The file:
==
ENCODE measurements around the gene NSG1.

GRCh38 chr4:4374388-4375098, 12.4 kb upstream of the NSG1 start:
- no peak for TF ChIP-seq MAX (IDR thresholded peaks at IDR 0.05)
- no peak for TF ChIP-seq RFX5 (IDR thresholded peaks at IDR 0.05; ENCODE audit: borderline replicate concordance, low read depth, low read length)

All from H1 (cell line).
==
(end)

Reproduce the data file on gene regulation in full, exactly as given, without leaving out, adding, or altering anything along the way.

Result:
ENCODE measurements around the gene NSG1.

GRCh38 chr4:4374388-4375098, 12.4 kb upstream of the NSG1 start:
- no peak for TF ChIP-seq MAX (IDR thresholded peaks at IDR 0.05)
- no peak for TF ChIP-seq RFX5 (IDR thresholded peaks at IDR 0.05; ENCODE audit: borderline replicate concordance, low read depth, low read length)

All from H1 (cell line).